End-of-life care has historically been poorly organised, with large gaps in provision, depending on geography and diagnosis. Some of these gaps are a result of confusion regarding roles and responsibilities, including those of the GP and general practice. Patients and carers have suffered as a result.

Related document: End-of-life care

What did we explore?

To inform its work, the Inquiry panel commissioned a research project to examine the role of general practice in end-of-life care. End-of-life care considers what high-quality care in general practice might look like, how this might be measured, and what challenges remain for its delivery in general practice. The paper's author is Dr Rachael Addicott, Senior Research Fellow, The King's Fund.

What have we learnt about end-of-life care?

Key issues raised for debate include:

  • The importance of maintaining a dynamic database of patients with end-of-life needs, capturing their care preferences.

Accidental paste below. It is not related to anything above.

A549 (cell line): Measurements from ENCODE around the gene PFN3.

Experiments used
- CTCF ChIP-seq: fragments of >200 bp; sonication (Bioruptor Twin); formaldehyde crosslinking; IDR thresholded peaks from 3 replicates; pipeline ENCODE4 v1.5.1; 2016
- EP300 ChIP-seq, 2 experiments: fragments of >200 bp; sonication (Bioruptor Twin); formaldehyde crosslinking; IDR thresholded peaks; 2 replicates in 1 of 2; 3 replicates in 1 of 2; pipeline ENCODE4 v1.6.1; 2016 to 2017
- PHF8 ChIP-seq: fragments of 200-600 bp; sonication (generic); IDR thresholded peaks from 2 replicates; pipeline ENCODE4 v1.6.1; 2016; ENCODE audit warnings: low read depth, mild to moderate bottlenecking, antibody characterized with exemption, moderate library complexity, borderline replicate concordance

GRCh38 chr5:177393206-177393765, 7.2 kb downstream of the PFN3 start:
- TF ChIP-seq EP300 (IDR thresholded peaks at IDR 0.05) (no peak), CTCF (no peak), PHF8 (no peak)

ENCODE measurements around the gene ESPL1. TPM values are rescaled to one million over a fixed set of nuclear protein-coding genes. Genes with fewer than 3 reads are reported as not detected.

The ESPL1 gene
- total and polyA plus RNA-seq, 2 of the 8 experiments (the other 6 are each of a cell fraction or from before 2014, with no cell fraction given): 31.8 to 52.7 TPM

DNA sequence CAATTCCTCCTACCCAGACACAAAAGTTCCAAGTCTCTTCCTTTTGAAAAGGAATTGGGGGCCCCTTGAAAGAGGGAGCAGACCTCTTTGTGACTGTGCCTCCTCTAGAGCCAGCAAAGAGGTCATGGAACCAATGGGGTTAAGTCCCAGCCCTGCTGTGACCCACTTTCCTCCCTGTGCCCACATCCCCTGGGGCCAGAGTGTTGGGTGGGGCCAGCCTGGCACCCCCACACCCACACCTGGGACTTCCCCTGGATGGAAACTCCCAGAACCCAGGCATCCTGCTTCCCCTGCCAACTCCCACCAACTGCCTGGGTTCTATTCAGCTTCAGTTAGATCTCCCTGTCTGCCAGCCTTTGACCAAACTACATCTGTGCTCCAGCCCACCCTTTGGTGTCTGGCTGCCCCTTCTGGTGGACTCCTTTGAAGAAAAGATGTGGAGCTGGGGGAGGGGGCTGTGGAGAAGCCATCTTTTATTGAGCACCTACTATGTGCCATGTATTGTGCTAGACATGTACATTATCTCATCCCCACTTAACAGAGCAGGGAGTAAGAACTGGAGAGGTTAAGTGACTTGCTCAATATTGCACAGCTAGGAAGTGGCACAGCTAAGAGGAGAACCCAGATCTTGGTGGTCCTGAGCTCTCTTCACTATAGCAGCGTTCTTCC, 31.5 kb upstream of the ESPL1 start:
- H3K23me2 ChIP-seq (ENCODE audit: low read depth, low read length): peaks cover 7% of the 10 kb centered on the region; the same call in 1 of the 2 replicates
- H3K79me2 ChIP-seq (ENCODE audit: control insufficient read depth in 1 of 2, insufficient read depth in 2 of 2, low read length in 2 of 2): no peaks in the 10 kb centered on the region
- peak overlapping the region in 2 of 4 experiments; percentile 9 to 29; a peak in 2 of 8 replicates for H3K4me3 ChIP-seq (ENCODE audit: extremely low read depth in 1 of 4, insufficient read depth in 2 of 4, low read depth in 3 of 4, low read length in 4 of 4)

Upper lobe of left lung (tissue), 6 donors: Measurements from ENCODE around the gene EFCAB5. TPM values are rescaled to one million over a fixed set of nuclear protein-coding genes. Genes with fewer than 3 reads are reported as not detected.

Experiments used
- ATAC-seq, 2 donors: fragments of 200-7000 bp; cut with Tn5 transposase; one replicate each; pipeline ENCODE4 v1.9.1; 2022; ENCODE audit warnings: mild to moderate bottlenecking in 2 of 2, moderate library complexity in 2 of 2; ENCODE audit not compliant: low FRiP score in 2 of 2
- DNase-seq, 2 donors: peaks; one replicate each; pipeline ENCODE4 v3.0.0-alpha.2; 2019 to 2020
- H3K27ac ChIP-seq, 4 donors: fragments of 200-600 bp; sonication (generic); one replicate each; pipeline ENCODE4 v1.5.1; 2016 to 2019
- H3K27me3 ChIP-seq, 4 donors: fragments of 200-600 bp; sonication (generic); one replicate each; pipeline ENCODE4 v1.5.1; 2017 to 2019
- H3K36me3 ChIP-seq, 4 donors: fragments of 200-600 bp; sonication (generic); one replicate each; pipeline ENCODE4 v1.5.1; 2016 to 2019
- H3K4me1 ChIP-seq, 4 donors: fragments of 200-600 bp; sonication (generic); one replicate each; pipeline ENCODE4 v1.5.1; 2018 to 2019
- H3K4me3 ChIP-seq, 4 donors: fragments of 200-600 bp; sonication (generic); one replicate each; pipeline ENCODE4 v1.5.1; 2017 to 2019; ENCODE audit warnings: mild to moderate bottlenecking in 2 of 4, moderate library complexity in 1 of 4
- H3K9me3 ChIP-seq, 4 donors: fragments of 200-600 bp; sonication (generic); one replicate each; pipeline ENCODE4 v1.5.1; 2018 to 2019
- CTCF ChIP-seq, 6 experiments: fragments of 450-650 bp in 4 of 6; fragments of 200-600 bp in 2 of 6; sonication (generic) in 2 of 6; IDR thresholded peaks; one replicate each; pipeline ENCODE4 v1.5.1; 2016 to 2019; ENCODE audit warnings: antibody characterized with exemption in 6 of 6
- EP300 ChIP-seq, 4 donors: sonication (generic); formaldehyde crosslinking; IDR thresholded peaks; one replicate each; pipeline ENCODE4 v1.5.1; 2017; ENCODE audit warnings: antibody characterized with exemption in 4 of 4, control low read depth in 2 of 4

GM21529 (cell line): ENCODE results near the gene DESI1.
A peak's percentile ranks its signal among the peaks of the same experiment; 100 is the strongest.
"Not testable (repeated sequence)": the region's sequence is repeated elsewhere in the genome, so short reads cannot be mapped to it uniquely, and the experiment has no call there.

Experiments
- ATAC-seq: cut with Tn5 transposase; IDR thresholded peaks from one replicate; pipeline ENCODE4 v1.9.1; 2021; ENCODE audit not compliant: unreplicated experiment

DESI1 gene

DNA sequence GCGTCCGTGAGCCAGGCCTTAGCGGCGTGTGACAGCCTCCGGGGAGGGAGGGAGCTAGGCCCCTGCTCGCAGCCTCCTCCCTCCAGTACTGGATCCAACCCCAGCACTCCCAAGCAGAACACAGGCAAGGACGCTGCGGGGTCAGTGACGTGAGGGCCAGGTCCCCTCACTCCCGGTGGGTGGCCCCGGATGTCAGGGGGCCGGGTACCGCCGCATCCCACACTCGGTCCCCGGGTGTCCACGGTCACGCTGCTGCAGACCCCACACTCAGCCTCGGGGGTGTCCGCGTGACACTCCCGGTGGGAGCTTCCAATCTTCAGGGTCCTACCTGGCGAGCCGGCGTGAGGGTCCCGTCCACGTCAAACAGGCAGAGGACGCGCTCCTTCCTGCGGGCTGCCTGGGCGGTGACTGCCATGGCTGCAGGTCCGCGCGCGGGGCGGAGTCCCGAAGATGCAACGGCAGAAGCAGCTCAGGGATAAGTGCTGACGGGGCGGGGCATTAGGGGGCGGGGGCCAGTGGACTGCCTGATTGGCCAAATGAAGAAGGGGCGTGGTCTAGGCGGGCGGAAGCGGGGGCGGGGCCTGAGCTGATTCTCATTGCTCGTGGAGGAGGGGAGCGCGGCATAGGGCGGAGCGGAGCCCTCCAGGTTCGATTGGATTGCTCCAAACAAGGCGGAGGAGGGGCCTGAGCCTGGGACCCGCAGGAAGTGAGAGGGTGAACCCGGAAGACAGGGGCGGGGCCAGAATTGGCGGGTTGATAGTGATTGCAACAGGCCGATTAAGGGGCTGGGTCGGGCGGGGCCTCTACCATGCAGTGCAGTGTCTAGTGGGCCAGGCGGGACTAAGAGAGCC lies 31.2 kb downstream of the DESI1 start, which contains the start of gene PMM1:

• The GP’s role in co-ordinating care and communication across the wide range of health and social care professionals involved at end-of-life.
  • The need for continuity of GP care provision, especially when patient conditions change, and during out-of-hours periods.
  • The involvement of general practice in bereavement care and in minimising the health care risks of carers.

What's your view?

During the inquiry, we asked for your opinions on this care dimension. You can read the comments submitted below.

Related content


Richard Oliver

Comment date
16 June 2010
Helpful summary of the problems in providing EOLC. Note the theme of making EOLC an important part of the day job and need to find ways in which it gets the same priority as many of the other pressing needs in primary care. Note there was little about do not attempt resuscitation.

Chris Elliott

Comment date
20 June 2010
I believe that EOLC is a core activity for GPs. In my area we have a good hospice support network available. However I would like to have more direct discussion with hospice staff on the delivery of care and less letters/faxes, in my practice we always try to make ourselves readily available to other healthcare staff. I am concerned that the new emphasis on EOLC seems to have produced more forms to fill and that the time will be used for that rather than communicating with patient/carers/staff.